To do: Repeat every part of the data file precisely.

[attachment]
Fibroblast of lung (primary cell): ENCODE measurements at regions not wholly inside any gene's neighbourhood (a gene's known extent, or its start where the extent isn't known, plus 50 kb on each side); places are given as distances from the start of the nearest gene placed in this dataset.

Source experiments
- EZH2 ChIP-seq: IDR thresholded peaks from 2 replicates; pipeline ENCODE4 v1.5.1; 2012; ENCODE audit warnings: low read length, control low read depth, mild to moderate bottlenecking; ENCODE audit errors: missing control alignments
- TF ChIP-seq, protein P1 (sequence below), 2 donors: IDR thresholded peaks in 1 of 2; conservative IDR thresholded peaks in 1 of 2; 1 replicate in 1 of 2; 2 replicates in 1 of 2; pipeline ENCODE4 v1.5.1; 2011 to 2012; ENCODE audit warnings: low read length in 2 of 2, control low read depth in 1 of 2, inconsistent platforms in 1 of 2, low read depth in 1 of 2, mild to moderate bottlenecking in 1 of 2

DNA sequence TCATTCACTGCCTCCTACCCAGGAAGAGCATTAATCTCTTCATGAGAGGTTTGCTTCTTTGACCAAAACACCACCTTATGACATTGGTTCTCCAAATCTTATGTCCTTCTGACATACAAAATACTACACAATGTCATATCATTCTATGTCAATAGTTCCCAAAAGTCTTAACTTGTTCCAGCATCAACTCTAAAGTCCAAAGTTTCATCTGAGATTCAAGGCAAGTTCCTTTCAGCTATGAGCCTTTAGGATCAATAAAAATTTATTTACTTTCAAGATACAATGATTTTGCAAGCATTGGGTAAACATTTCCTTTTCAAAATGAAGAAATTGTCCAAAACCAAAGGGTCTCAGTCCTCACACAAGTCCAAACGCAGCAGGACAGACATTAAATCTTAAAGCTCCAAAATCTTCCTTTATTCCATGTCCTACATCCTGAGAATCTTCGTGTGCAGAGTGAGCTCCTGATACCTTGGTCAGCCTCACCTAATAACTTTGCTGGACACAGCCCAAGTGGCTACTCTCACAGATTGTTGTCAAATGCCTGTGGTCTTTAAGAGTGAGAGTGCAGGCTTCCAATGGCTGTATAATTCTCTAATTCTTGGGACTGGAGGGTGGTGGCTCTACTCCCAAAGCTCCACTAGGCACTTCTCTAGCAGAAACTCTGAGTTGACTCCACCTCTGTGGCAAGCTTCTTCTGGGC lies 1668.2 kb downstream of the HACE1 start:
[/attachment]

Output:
Fibroblast of lung (primary cell): ENCODE measurements at regions not wholly inside any gene's neighbourhood (a gene's known extent, or its start where the extent isn't known, plus 50 kb on each side); places are given as distances from the start of the nearest gene placed in this dataset.

Source experiments
- EZH2 ChIP-seq: IDR thresholded peaks from 2 replicates; pipeline ENCODE4 v1.5.1; 2012; ENCODE audit warnings: low read length, control low read depth, mild to moderate bottlenecking; ENCODE audit errors: missing control alignments
- TF ChIP-seq, protein P1 (sequence below), 2 donors: IDR thresholded peaks in 1 of 2; conservative IDR thresholded peaks in 1 of 2; 1 replicate in 1 of 2; 2 replicates in 1 of 2; pipeline ENCODE4 v1.5.1; 2011 to 2012; ENCODE audit warnings: low read length in 2 of 2, control low read depth in 1 of 2, inconsistent platforms in 1 of 2, low read depth in 1 of 2, mild to moderate bottlenecking in 1 of 2

DNA sequence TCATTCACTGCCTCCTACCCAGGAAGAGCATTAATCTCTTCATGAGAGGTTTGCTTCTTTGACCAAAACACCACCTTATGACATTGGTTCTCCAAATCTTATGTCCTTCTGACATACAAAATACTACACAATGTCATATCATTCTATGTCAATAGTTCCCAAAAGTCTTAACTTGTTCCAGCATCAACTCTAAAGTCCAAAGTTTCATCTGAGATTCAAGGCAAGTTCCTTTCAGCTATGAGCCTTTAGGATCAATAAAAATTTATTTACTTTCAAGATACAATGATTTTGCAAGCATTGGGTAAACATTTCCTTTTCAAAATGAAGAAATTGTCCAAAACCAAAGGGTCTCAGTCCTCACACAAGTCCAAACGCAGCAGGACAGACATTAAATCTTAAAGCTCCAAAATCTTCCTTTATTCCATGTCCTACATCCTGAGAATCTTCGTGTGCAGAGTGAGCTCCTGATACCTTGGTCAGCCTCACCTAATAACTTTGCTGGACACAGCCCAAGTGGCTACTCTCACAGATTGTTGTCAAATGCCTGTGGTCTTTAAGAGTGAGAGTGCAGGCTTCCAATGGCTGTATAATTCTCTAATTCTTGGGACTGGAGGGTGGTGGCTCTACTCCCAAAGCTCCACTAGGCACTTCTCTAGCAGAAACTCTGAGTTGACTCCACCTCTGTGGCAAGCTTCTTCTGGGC lies 1668.2 kb downstream of the HACE1 start: